Consider Funshion malware. Sometimes classified as "aggressive malware," the base code is over four years old and is still bypassing endpoint protections. Funshion makes minor modifications to itself, rendering it invisible to the rules or signatures designed to catch it. Today there are well over a dozen variants in the wild, each designed to beat static rules. Each variant is essentially a new attack that rules cannot stop.
The good news is that AI has been able to do what rules cannot: understand that subtle variations of malware are still malware. This means AI can detect known attacks as well as attacks it has never seen before. This distinction alone puts it well beyond the capabilities of rules. So how does it work?
In PatternEx language, we have a specialized supervised learning algorithm called the “Contextual Modeler.” This is where the human input trains the AI to learn, and how human intuition is captured in code. The Contextual Modeler’s job is to make accurate predictions of malicious behavior, in this case malware, by observing behaviors and understanding the implications of those behaviors.
To do so, the Contextual Modeler forms an abstraction of the attack (more on this below). The abstraction is formed in what data scientists call “high dimensional space”, with variables not necessarily the same as the input data. And this abstraction is the key to training a computer to mimic human intuition when analyzing behavior patterns.
Clearly this is an important concept. So what is this thing called ‘high dimensional space’?
High Dimensional Space
Take the example of a dog. Your eyes see a dog. The image is comprised of shapes and colors and light intensities. The visual cortex does boundary analysis then color analysis; it says “this is blue and that is green and there is a boundary between them.” Dimensions are measurable things, and a boundary between green and blue is a simple dimension.
But as the visual cortex takes in more data (colors, shapes, light intensities), it will identify a pattern as a “leg.” The pattern of “leg” is comprised of higher level dimensions - it touches the ground, it is connected to a body, it has such and such a shape, et cetera. The brain looks at many different dimensions just to compute “that’s a leg.” This is a higher dimension than “this is blue and that is green and this is the boundary between the two.” Higher and higher dimensional processing eventually result in the brain assigning a label called dog to the image. You start with pixels (low dimensionality) and move to “legs” (higher dimensionality) and eventually “dog” (still higher dimensionality).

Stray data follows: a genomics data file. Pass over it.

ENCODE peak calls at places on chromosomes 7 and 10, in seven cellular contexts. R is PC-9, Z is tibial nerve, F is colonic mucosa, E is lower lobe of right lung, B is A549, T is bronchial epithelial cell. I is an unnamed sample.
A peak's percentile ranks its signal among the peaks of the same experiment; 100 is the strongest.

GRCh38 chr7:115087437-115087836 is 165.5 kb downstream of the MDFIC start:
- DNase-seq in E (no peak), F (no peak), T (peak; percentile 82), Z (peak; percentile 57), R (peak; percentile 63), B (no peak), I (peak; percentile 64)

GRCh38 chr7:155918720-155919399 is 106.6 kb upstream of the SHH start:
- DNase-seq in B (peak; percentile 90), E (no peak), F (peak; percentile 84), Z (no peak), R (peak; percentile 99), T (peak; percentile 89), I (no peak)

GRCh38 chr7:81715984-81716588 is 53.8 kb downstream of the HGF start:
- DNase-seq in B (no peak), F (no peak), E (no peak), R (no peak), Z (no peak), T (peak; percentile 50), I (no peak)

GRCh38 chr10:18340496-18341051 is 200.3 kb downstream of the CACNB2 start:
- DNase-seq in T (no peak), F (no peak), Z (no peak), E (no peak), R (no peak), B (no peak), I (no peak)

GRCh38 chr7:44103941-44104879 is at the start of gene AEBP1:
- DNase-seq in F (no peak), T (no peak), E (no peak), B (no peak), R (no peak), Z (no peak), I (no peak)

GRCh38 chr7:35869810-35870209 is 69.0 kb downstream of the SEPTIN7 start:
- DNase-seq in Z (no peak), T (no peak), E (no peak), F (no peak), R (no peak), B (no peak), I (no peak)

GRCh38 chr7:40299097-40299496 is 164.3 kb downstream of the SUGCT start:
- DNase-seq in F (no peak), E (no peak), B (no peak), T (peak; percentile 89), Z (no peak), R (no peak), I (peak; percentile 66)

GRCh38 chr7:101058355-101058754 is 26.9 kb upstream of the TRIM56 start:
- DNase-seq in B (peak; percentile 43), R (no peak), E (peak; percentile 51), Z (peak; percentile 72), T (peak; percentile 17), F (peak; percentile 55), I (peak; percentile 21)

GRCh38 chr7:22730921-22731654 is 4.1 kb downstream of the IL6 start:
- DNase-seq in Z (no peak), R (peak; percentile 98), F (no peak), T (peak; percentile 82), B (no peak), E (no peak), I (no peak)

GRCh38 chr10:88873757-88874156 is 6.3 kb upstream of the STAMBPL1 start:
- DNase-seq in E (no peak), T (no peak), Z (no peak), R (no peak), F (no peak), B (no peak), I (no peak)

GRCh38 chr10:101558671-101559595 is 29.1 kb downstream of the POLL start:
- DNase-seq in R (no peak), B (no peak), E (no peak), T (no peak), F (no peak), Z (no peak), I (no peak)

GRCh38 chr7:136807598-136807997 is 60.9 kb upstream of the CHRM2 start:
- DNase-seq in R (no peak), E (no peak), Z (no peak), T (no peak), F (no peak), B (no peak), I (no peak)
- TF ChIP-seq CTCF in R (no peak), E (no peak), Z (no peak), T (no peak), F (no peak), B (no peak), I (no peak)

This is similar to how deep neural networks work. I say “similar” because we do not know for sure if the abstractions formed by the neural network are identical to the abstractions the brain forms. The practical reality is that the deep neural networks produce the same outputs as a human does, given the same inputs.
Plato: Early Data Scientist
Another way to look at this is using Plato’s Theory of Forms. Plato theorized that there was a universal essence of a thing, and that physical objects were simply instances of that essence. This idea explains how we can call both a Labrador and a Chihuahua a dog, despite their obvious dissimilarities. And this also explains how my five-year-old son can call a Great Dane a “dog” despite never having seen one before.
The “essential essence” is another way of saying abstraction. Just as we understand the abstraction of “dog,” AI understands the abstraction of a specific attack. The contextual modeler creates and maintains that abstraction by maintaining distributions of 30, 40, or even 50 dimensions of a behavior. All those statistical distributions put together is the attack in the abstract. It represents the ‘class’ of an attack.
A given behavior vector is just an instance of that class. Just as a Great Dane is just an instance of the class “dog.”
Programmers will also likely find the language of “class” and “instance” familiar.
What Does This Mean For InfoSec
For starters, it means we can train a computer to recognize attacks never seen before. Given that an attacker has only to change a single comment in the code to evade a rule, this is an interesting development to say the least.
When AI forms an abstraction of the Funshion malware, the contextual modeler is looking at the relationships between 50+ behavioral variables of the entity. The contextual modeler constantly updates and maintains those statistical distributions thus forming the abstraction of Funshion. If a set of new behaviors produce similar values of the abstract variables, it will generate an alert - even if the behaviors have never been seen before. In short, the AI can still recognize the malware, even it if morphs its own filesize, communication interval, or the amount of data sent/received.
Our very human-ness makes this concept difficult to understand. People often say, “so you can train the model on a certain attack, and that model can recognize attacks that look like it?” Strictly speaking, this is true but in a very unfamiliar way. We see the input data and we think of similarities among the input data. But to the contextual modeler, the similarity is in the higher dimensional attack abstraction space that we cannot visualize.